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Cormac Gallagher – Nets to Knots – The Odyssey to a Beyond of Barbarism

 

THE LETTER 35 (Autumn 2005) pages 1-18

 

Bhi se ar intinn agamfailte a chuir romhaimh as Gaeilge…

 

I was thinking of welcoming you in Irish but I was persuaded that the translation service already had enough to cope with, so I will get straight to the paper I have prepared for you.

 

The title of our symposium and Jacques Lacan’s own remarks about how fateful had been his meeting as a young man with James Joyce might lead you to expect that Joyce had been one of his main interlocutors throughout his long career as a teacher and writer, especially as they both lived in Paris for nearly twenty years between 1920 and 1940.

 

I will leave it to the Joyce specialists to explore whether his torment over his daughter’s schizophrenia ever made him aware of the existence of the brilliant young psychiatrist, consulted by Picasso among others, whose earliest publications included a revolutionary thesis on paranoia and a study on ‘inspired writings’. But the expectation of a substantial Joyce influence on Lacan is strengthened by the fact that few analysts have given such a central place to the way in which the productions of literary and pictorial artists anticipated psychoanalysis in articulating crucial aspects of human subjectivity. For Lacan, this was not simply a matter of passing references. His extensive commentaries have often radically changed the way in which these artists are seen by specialists and has generated a sub-literature of its own. Let me recall some examples and stress that many of these themes return repeatedly as leitmotifs punctuating his writings and his seminars.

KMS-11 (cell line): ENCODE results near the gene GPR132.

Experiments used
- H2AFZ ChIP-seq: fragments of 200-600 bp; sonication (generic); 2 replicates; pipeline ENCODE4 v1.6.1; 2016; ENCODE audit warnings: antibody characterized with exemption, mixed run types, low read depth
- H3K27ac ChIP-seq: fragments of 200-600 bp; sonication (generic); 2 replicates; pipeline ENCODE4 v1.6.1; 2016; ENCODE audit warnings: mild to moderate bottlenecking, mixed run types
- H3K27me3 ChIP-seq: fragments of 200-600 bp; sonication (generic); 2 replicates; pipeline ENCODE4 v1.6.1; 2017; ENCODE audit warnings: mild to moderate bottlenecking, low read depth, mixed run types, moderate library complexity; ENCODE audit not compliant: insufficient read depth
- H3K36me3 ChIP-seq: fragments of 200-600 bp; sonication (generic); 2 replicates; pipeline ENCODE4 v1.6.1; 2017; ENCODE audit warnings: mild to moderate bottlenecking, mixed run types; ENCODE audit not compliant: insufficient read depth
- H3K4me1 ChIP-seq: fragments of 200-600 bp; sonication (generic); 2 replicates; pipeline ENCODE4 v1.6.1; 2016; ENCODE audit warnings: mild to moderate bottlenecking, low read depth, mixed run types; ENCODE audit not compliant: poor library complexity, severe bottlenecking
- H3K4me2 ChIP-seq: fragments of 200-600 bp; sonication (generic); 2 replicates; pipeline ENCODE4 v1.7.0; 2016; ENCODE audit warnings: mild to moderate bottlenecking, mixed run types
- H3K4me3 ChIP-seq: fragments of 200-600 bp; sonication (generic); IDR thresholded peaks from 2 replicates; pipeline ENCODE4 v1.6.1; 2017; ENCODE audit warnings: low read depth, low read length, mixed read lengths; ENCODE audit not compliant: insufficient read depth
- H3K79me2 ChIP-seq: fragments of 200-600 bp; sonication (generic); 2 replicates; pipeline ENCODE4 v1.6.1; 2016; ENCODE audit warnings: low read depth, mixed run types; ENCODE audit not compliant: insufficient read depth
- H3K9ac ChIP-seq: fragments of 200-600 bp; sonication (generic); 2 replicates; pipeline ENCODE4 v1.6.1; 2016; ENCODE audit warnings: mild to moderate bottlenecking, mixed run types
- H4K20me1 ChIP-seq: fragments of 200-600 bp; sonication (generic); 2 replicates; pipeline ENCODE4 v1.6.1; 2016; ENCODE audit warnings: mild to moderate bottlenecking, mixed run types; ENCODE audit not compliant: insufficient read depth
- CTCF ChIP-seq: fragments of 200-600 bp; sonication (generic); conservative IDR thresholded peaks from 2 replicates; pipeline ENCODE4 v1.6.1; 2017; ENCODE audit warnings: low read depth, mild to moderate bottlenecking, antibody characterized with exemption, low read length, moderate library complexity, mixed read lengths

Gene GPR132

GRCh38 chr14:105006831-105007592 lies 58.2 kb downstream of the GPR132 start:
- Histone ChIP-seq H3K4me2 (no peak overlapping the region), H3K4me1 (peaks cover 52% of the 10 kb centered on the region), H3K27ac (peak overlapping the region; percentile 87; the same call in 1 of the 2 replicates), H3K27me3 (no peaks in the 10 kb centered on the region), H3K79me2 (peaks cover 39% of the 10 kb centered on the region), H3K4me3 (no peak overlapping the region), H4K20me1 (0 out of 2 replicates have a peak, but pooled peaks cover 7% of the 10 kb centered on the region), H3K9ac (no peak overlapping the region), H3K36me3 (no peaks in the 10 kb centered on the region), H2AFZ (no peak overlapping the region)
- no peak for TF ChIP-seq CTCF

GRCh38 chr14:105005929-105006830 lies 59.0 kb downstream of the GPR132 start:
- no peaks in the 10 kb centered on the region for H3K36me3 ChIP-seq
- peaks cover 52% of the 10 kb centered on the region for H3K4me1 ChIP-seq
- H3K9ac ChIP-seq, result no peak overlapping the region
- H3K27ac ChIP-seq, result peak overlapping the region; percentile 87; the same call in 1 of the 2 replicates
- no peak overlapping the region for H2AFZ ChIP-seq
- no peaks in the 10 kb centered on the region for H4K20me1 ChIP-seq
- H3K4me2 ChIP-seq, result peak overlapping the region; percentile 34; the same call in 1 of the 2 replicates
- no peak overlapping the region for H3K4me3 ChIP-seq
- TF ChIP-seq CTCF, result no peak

Nets to Knots – The Odyssey to a Beyond of Barbarism

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